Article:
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How to prevent credential stuffing attacks

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Last editedNov 20212 min read

A credential stuffing attack occurs when criminals use automated tools to stuff online forms with stolen credentials. Typically these will be either account login forms or checkout forms. Credential stuffing attacks are a very basic form of cyberattack. They can therefore be easily defeated by some basic security measures. Here is what you need to know.

The mechanics of credential stuffing

Credential stuffing attacks are really the digital equivalent of throwing darts randomly and hoping you hit the bullseye. A criminal will buy a package of stolen data. This could be either username and password combinations or payment data such as credit card details. They will then use automated tools to stuff these into forms, hoping to hit a valid match.

The introduction of 3D Secure (in 2001) made it much harder to undertake credential stuffing attacks on checkout forms for payment cards. It could not, however, protect against criminals attacking account login details and then accessing payment data and/or personal data.

How to detect credential stuffing

To ensure the highest level of protection for your website you should always assume that you are going to be attacked despite your precautions. This means you should always be monitoring for signs of a credential stuffing attack. 

In general, the best way to do this is to use a web applications firewall. WAFs monitor your host for signs of suspicious activity, including repeated failed login attempts. These are not necessarily a sign of a credential stuffing attack. They are, however, definitely a sign that something is potentially wrong and needs to be investigated.

How to prevent credential stuffing

There are several measures you can take to prevent credential stuffing. Ideally, you should use as many as you can. This will layer and strengthen your protection. Here are the main credential stuffing countermeasures you should consider.

Limit authentication requests

A legitimate user may mistype their password once or even twice. They should not, however, mistype it multiple times. It’s therefore both safe and reasonable to limit users to three failed login attempts. After this, you can impose a time-out and/or force them to reset their password.


These can be implemented in several ways. The most common one, however, is to ask the user to tick a box confirming that they are not a bot. Ticking the box gives the service permission to analyse what the user was doing just before ticking the box. This is often enough to tell if the box was ticked by a human or a bot.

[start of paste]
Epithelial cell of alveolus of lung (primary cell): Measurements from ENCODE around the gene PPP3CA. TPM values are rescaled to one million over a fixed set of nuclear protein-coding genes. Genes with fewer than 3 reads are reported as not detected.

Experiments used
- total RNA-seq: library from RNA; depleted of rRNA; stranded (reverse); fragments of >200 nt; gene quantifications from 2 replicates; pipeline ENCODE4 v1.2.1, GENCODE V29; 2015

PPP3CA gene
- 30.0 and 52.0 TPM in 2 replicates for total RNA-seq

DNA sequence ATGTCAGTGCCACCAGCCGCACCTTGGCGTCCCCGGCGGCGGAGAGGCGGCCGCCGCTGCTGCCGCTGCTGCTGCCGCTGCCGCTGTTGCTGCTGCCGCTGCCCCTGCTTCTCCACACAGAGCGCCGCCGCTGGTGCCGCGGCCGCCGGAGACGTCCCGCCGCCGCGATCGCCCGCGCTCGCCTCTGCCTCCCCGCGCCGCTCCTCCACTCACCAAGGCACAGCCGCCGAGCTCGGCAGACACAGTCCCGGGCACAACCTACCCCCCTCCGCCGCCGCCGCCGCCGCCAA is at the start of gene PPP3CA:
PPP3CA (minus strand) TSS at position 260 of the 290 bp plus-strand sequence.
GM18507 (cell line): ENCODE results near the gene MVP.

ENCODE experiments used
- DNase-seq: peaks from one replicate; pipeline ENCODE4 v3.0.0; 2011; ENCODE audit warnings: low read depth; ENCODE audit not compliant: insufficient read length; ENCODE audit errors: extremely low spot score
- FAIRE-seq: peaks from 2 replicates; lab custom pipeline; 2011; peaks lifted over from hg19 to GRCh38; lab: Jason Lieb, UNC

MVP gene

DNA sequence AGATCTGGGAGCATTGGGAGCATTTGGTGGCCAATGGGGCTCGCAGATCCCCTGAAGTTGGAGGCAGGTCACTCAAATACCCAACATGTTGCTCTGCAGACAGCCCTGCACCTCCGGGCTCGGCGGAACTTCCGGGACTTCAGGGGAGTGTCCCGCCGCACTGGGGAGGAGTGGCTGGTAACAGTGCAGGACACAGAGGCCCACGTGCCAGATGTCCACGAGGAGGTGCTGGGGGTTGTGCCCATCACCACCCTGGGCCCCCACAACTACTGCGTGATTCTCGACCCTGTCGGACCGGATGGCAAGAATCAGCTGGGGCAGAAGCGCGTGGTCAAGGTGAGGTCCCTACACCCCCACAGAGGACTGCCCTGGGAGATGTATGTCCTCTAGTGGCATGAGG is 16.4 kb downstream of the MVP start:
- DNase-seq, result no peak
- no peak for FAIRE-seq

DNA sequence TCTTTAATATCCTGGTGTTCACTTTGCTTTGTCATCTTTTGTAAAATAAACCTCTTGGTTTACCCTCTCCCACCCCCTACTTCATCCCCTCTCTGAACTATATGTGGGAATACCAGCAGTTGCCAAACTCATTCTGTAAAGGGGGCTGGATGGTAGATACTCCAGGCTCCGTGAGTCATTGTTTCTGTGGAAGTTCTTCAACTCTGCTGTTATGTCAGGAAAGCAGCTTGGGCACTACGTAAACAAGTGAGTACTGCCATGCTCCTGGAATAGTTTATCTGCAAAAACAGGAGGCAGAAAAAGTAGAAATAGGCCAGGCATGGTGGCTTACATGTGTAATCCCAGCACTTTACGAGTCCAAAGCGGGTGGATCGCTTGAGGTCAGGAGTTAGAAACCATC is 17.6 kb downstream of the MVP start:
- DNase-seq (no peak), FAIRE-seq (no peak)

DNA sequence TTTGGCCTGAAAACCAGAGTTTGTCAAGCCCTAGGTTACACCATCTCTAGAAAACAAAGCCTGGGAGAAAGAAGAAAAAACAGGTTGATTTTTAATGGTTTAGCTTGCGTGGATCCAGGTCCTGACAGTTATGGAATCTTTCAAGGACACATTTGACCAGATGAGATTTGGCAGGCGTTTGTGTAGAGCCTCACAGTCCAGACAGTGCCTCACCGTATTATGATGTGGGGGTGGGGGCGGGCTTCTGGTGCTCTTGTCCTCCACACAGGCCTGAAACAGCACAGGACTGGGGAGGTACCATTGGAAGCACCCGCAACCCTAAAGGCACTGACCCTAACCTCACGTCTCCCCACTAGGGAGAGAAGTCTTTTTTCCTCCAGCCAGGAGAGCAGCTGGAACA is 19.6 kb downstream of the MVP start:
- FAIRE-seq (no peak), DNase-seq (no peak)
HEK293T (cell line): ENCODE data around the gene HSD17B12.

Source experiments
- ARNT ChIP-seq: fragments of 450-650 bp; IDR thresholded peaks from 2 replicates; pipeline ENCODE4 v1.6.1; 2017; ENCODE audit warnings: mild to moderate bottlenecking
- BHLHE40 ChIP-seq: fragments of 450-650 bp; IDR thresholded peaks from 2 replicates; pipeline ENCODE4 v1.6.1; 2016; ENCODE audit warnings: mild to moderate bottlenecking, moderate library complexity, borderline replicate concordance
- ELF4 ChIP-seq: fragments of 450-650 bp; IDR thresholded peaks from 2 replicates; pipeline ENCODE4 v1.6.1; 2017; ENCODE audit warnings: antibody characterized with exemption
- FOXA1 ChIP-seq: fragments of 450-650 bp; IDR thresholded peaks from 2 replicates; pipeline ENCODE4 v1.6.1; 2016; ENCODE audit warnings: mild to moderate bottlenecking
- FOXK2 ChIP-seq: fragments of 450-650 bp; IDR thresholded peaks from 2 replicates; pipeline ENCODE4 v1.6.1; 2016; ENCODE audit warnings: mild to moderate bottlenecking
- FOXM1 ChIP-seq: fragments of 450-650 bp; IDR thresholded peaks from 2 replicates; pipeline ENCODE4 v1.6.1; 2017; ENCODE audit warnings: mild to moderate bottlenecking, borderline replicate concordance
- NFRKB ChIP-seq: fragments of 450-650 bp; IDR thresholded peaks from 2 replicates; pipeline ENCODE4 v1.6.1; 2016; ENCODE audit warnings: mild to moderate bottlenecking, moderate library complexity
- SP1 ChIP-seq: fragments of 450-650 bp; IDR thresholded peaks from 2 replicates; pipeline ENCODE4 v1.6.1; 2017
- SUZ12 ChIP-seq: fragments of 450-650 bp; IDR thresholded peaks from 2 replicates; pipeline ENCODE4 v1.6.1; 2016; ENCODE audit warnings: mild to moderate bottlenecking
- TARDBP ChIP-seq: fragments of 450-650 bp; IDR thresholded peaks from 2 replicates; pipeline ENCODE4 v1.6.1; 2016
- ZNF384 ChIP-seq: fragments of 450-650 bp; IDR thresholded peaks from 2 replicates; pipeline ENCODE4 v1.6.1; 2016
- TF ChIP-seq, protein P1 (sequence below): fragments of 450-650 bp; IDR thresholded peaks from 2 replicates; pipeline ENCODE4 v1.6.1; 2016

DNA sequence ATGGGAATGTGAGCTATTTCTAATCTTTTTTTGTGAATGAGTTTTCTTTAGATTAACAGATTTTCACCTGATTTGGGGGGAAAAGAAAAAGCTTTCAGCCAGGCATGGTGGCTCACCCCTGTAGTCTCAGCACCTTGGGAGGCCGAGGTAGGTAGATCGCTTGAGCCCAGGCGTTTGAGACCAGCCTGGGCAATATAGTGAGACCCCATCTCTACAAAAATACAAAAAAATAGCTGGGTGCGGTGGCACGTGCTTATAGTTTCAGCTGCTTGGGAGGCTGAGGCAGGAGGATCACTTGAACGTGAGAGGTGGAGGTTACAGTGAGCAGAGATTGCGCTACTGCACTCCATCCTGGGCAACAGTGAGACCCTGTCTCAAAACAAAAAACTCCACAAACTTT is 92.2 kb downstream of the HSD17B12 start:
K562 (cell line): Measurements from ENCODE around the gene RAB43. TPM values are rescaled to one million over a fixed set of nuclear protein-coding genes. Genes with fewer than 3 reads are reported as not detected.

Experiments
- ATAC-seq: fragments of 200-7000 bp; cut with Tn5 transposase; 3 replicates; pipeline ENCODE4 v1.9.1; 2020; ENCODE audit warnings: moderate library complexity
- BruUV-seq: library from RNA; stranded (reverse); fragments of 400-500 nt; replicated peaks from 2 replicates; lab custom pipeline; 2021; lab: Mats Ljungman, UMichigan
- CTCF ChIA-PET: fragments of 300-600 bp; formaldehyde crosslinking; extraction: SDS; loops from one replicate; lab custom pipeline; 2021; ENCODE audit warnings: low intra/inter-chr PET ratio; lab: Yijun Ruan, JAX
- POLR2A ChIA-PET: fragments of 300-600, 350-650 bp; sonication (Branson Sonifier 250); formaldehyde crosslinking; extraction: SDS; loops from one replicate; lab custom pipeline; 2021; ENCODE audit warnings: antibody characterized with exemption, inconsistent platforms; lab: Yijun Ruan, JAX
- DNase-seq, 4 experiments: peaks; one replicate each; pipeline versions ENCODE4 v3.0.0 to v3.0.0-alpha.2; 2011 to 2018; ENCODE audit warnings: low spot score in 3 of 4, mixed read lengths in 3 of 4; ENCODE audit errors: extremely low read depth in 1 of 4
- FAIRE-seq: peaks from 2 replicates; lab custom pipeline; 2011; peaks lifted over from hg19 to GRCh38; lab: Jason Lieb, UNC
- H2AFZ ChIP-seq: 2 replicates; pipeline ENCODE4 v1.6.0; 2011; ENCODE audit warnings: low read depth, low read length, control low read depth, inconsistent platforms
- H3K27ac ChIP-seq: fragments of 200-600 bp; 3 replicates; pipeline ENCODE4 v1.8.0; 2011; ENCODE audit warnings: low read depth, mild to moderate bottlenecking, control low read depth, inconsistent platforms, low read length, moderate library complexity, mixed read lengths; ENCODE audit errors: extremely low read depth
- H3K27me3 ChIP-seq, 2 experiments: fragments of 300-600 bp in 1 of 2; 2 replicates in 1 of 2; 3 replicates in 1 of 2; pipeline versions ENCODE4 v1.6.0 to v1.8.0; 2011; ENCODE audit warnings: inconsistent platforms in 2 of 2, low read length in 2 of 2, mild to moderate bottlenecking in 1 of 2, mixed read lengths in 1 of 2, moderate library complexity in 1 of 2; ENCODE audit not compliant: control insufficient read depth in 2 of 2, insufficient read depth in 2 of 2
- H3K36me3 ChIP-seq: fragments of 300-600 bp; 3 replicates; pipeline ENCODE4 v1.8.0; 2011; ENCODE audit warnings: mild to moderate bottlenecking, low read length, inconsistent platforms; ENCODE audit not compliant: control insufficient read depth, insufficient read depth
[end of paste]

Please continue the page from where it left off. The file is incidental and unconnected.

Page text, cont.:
Disable autofill

Disabling autofill does go against the conventional wisdom of making it easy for customers to do what you want them to do. On the other hand, it can significantly increase security and this is also appreciated. 

One potential compromise is to allow autofill on some fields but disable it on others. For example, you could autofill the delivery address but not the payment data.

Use multifactor authentication

Multifactor authentication essentially means requiring two or more pieces of information to authenticate the user. One of these pieces of information is usually a password. The other can be one of the following:

  1. The answer to a security question

  2. A one-time security code

  3. Biometric data

The problem with security questions is that they tend to be vulnerable to compromise in the same way as passwords. Biometric data certainly has potential for the future. Right now, however, it’s still working on gaining mainstream acceptance among consumers. Currently, the most popular option by far is the one-time security code.

One-time security codes can be delivered in one of three ways. These are:

  1. Text message

  2. Authenticator app

  3. Dedicated hardware (e.g. RSA token)

Realistically, very few businesses are likely to want to issue dedicated hardware. This leaves text messages and authenticator apps. 

Ideally, you should encourage your customers to use authenticator apps as these are more secure than text messages. Text messages are, however, a lot better than just passwords and they are accessible to people who don’t use smartphones.

We Can Help

If you’d like to learn more about credential stuffing attacks and how to avoid them, get in touch with our financial experts. Find out how GoCardless can help you with ad hoc payments or recurring payments.

Over 85,000 businesses use GoCardless to get paid on time. Learn more about how you can improve payment processing at your business today.

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